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Seniors: Protecting Yourself From Identity Theft

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Special Precautions for Your Medicare Card

Your Medicare card presents a particular danger to your identity, and new Medicare card scams appear regularly. Medicare is the only insurance company for whom it is not against the law to use a person’s social security number as an identifying number on insurance cards. That means if your card falls into the wrong hands, they’ll have one of the most important pieces of your identifying information.

To help protect yourself, consider changing the way you use your card. After you make the initial visit to a health care provider, copy your Medicare card, black out the last four digits of your social security number, and use that copy for future visits. Leave the original at home in a safe and secure place.

Also don’t give any Medicare information out over the phone or through email. One common Medicare scam is for a person to call, claiming to be from the Medicare office. The caller asks you to verify your Medicare account number so that benefits can be paid. The Medicare office will never ask you for this type of verification.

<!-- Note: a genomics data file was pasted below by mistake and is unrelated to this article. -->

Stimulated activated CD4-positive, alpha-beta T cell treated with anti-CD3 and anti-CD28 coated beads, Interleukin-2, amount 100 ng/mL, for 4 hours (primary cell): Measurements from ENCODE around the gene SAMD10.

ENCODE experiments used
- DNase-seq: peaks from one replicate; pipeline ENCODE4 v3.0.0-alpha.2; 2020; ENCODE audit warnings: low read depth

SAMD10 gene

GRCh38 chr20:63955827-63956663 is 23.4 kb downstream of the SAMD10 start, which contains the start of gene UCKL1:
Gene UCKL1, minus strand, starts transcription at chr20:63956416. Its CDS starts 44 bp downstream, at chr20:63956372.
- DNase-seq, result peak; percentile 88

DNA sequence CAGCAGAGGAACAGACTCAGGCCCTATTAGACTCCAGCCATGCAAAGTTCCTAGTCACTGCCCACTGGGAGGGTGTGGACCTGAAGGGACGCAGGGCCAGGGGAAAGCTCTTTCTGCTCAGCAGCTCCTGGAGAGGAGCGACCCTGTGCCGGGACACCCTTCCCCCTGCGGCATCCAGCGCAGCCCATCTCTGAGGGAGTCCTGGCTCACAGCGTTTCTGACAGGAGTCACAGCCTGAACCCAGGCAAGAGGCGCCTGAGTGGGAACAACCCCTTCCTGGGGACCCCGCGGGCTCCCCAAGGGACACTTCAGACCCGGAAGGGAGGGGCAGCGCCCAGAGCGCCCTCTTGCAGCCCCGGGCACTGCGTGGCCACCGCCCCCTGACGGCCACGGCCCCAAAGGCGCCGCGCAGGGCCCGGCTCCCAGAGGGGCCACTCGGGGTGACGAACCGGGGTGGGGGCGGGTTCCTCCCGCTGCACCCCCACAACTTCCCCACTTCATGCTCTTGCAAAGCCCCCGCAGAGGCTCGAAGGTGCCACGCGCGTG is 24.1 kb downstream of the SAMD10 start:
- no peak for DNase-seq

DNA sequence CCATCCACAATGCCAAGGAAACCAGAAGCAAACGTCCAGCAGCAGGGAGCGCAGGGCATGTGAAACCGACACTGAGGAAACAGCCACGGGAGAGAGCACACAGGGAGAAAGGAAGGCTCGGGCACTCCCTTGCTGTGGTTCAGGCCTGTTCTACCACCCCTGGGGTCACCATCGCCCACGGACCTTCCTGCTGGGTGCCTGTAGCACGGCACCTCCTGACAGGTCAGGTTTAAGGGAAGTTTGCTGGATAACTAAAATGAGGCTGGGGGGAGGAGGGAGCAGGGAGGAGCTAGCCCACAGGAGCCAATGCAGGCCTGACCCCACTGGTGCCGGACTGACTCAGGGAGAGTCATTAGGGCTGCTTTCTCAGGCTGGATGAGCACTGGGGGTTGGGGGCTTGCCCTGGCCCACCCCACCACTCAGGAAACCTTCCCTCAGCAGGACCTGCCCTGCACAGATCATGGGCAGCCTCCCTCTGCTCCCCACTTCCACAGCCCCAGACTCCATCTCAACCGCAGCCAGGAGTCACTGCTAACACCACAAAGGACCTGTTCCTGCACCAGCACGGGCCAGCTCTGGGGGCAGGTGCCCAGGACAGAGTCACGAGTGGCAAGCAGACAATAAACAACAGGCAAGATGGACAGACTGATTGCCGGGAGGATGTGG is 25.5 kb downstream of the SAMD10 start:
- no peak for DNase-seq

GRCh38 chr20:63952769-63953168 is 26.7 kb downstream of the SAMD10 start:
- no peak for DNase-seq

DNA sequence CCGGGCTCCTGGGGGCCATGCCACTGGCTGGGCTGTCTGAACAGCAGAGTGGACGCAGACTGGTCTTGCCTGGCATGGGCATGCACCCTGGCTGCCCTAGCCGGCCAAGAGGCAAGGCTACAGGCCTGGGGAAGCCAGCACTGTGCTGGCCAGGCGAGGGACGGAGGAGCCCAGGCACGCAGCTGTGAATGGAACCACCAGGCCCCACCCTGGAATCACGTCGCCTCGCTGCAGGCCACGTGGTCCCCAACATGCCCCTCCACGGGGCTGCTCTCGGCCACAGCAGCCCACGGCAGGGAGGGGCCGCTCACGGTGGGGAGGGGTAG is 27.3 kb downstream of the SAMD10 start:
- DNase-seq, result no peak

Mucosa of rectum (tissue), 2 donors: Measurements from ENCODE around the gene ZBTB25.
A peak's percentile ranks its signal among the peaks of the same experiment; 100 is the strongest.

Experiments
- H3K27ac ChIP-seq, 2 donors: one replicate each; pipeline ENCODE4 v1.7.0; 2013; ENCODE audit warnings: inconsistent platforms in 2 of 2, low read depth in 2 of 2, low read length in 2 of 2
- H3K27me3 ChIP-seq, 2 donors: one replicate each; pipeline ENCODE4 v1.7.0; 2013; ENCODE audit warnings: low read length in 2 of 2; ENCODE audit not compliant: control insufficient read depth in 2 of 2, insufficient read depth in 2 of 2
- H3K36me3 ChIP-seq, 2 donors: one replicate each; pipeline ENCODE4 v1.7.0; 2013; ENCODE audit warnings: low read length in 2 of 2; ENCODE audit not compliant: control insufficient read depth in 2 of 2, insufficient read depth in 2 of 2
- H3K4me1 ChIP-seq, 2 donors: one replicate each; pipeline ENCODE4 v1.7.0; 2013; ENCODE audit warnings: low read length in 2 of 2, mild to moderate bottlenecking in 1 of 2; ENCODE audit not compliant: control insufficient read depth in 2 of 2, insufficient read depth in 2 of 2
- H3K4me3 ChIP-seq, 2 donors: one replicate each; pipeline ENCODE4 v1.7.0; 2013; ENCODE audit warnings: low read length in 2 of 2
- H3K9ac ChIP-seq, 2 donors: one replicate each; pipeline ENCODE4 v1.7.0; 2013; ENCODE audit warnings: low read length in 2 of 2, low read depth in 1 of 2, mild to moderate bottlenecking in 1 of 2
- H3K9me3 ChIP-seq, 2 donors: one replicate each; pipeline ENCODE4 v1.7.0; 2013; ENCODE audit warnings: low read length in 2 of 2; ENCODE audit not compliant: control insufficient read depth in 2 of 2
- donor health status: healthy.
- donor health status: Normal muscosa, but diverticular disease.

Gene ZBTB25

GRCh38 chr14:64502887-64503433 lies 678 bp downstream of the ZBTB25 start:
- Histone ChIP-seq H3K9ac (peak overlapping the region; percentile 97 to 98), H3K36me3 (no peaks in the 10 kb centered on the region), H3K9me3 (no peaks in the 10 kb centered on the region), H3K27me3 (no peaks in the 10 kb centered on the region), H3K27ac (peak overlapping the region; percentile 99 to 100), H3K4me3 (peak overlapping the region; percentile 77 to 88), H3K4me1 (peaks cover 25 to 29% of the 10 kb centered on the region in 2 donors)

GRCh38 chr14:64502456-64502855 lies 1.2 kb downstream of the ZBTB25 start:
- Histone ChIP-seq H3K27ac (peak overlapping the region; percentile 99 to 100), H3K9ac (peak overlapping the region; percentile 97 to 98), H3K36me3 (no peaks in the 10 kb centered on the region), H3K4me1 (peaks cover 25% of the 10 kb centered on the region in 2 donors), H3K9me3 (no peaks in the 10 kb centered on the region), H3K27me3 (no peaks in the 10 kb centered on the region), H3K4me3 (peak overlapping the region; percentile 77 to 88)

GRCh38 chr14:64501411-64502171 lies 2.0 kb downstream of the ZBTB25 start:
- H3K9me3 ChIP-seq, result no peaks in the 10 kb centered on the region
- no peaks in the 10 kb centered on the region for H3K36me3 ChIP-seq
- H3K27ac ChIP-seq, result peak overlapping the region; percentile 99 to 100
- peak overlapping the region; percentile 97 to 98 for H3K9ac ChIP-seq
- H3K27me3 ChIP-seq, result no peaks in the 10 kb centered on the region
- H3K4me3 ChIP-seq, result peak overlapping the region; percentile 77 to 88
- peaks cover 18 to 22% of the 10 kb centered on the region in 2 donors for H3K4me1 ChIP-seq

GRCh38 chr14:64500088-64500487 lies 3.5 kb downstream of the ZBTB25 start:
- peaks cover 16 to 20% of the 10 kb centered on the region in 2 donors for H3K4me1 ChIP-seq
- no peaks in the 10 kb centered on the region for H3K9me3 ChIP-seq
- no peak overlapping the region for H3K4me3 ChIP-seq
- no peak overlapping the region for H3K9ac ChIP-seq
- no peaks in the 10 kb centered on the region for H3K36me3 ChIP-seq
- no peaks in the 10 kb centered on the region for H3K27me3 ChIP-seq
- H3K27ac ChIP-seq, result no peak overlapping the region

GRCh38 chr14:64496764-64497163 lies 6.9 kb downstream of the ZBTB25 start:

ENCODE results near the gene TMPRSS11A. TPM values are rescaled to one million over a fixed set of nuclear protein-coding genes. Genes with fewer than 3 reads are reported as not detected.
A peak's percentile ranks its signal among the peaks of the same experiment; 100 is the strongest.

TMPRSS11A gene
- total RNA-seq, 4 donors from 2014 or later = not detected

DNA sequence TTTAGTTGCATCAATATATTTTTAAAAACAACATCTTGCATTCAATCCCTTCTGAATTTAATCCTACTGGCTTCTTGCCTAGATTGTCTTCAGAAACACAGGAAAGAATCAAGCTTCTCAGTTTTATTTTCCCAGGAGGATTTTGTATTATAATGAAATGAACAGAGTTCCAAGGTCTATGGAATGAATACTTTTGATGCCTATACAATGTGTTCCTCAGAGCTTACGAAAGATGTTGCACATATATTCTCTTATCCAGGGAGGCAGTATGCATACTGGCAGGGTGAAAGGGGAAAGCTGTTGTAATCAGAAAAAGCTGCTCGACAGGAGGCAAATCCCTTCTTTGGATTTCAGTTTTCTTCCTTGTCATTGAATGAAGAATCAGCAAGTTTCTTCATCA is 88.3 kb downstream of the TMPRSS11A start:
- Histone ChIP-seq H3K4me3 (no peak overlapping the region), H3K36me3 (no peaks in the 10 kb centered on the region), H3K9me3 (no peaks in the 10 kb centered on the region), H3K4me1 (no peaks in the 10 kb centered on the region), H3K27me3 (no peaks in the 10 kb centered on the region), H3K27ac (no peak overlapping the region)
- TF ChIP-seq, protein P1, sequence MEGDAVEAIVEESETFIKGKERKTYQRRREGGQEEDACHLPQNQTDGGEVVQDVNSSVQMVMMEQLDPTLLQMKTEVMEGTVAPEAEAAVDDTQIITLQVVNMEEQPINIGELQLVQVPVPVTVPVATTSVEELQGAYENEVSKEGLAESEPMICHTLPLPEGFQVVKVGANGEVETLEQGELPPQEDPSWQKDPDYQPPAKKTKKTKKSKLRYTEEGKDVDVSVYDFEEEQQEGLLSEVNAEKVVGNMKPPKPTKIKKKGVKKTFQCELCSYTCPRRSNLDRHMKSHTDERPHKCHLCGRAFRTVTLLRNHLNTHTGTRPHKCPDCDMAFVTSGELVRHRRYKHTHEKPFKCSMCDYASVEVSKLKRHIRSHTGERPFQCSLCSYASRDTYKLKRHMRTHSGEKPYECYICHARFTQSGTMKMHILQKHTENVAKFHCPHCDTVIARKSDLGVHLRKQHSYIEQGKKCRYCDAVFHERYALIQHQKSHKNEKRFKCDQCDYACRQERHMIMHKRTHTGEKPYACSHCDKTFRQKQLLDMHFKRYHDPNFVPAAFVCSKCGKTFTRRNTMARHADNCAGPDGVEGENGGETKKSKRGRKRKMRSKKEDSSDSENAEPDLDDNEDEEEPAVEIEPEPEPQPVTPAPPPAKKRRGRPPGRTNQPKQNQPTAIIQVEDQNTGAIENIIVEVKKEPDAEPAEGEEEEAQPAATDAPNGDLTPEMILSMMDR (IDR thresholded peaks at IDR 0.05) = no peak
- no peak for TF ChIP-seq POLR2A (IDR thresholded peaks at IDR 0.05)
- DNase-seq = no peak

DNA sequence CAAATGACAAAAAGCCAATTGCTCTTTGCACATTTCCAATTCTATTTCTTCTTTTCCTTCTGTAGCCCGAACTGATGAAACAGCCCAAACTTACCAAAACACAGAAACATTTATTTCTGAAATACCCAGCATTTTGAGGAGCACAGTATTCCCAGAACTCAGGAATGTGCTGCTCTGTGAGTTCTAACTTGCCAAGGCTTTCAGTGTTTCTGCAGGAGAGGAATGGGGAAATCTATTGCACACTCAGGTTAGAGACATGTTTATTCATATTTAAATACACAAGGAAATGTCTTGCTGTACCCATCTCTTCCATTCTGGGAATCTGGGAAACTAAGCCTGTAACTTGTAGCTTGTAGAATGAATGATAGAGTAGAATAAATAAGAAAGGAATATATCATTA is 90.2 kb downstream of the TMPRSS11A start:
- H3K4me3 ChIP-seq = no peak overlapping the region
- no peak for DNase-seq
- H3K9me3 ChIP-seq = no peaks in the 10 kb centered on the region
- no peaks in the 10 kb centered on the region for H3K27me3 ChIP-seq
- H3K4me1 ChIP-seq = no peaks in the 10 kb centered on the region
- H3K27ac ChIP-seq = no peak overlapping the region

If you have been approached by someone other than your doctor requesting your Medicare information call 1-800-MEDICARE to report the issue. Your doctor should only request the information when you are in the office at a prescheduled appointment. That Medicare phone number is also the one to use if you have any questions about when it’s appropriate to provide your Medicare number or to verify if requests for information are legitimate. Never give the number out if you’re not certain the request is genuine.

Responding to Suspected Identity Theft

If you suspect that someone has been tampering with your credit or identity, immediately contact one of the three credit reporting agencies to place a fraud alert on your credit report.

Equifax: 800-525-6285 Experien: 888-397-3742 TransUnion: 800-680-7289

By law, when one company is contacted, they are required to contact the other two and all three of them offer at least one free credit report per year. Use it to monitor your credit for suspicious activity.

If you have evidence of identity theft, immediately notify your local law enforcement agency as well all financial institutions and credit card companies. You should also contact the Federal Trade Commission’s Identity Theft hotline at 877-438-4338 or online at www.consumer.gov/idtheft.

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